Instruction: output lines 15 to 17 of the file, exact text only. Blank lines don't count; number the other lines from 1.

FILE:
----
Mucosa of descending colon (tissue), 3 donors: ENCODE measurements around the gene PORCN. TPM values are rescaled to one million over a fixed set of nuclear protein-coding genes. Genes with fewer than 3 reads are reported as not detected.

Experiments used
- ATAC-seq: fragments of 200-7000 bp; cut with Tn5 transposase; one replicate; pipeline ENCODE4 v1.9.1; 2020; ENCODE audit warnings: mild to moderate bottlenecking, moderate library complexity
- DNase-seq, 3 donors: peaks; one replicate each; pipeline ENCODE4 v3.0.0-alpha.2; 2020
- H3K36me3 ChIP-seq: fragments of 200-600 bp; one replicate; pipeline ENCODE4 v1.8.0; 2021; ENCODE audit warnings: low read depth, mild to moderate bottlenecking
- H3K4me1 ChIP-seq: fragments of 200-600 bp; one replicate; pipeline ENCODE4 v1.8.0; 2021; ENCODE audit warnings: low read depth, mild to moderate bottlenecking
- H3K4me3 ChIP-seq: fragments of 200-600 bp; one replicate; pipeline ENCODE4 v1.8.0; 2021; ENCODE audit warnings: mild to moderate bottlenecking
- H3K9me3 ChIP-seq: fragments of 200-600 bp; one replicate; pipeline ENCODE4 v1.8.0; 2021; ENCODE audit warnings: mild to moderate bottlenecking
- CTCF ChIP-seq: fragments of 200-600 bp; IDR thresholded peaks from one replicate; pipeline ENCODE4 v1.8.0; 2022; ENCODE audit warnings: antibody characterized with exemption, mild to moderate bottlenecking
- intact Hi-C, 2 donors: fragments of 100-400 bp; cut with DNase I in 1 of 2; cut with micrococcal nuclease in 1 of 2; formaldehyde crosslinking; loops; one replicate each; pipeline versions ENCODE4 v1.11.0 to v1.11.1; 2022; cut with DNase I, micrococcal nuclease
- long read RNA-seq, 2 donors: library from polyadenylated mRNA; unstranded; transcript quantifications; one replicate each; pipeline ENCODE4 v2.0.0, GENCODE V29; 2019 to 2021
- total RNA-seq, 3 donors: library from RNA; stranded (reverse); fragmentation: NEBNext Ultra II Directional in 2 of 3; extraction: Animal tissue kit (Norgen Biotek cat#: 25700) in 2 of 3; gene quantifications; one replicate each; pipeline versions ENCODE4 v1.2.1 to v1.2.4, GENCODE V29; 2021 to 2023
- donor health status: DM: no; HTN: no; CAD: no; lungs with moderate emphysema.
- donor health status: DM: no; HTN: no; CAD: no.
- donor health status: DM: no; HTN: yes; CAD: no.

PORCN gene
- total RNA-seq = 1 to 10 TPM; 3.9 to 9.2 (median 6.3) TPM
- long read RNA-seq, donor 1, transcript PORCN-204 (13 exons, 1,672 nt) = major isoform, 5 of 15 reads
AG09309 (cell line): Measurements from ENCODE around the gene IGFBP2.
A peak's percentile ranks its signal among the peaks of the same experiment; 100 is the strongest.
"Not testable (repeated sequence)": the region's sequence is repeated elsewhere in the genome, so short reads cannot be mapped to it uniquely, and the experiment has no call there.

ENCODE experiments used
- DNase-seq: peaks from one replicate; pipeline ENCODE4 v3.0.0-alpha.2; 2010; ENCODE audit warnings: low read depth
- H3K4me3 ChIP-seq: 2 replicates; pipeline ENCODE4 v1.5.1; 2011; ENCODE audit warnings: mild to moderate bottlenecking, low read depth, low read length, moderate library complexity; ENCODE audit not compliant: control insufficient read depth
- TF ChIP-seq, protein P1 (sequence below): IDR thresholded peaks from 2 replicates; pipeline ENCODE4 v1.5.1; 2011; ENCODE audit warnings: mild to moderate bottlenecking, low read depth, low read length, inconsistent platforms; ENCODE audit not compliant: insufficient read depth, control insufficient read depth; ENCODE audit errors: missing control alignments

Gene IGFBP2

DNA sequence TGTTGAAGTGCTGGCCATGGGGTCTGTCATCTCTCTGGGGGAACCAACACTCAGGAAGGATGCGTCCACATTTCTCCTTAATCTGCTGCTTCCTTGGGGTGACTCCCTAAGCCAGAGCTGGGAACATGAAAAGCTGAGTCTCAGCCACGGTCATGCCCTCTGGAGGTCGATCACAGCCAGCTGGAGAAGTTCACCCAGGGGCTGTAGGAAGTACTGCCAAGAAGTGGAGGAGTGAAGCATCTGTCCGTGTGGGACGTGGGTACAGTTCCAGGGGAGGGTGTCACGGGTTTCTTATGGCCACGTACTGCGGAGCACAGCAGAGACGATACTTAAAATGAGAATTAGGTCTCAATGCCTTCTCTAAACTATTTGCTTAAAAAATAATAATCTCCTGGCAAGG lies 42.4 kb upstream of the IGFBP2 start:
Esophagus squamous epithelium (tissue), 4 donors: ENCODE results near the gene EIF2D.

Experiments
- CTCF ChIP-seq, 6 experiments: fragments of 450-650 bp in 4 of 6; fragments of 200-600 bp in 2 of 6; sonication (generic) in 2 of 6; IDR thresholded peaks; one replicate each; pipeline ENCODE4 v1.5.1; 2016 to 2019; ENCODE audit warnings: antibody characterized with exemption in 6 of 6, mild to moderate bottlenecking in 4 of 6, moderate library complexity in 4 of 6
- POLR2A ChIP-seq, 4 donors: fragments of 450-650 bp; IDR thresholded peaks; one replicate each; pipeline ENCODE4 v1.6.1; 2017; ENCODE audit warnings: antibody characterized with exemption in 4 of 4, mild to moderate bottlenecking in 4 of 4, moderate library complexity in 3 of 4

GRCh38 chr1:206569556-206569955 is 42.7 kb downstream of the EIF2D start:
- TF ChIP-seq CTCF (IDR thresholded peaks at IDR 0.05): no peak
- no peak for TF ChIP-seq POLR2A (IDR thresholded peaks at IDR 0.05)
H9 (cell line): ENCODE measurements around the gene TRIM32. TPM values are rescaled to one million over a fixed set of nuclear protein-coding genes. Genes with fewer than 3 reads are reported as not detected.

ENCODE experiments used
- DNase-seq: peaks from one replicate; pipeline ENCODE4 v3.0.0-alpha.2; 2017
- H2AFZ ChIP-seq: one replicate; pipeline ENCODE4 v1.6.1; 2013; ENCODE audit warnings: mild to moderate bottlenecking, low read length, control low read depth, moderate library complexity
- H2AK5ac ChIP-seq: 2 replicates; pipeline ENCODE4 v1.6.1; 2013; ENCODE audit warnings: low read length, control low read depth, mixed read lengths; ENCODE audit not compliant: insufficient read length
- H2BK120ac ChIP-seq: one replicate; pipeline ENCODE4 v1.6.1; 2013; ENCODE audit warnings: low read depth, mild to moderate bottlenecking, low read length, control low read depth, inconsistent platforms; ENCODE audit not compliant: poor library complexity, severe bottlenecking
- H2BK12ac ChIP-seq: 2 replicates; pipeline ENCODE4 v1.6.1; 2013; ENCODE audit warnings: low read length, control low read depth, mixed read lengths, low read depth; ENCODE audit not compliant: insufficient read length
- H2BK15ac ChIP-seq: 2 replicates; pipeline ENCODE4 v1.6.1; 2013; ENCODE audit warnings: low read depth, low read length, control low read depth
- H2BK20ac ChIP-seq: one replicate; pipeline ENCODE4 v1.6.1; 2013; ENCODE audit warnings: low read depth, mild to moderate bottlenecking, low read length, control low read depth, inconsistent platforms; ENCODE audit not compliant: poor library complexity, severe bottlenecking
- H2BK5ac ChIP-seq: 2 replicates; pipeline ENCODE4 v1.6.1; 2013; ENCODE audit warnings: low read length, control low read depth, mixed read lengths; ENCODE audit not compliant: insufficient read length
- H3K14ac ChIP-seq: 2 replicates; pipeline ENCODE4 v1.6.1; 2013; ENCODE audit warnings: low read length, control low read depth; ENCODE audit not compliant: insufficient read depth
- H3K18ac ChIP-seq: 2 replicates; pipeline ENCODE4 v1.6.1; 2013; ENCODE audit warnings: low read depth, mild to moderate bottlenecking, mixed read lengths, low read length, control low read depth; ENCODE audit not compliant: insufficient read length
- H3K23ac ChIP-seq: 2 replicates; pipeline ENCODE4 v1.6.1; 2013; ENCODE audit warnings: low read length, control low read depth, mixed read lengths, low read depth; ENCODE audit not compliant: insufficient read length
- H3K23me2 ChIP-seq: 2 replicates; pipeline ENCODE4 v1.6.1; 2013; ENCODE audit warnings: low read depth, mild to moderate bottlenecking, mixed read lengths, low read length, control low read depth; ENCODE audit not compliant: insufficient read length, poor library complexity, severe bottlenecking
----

- donor health status: DM: no; HTN: yes; CAD: no.

PORCN gene
- total RNA-seq = 1 to 10 TPM; 3.9 to 9.2 (median 6.3) TPM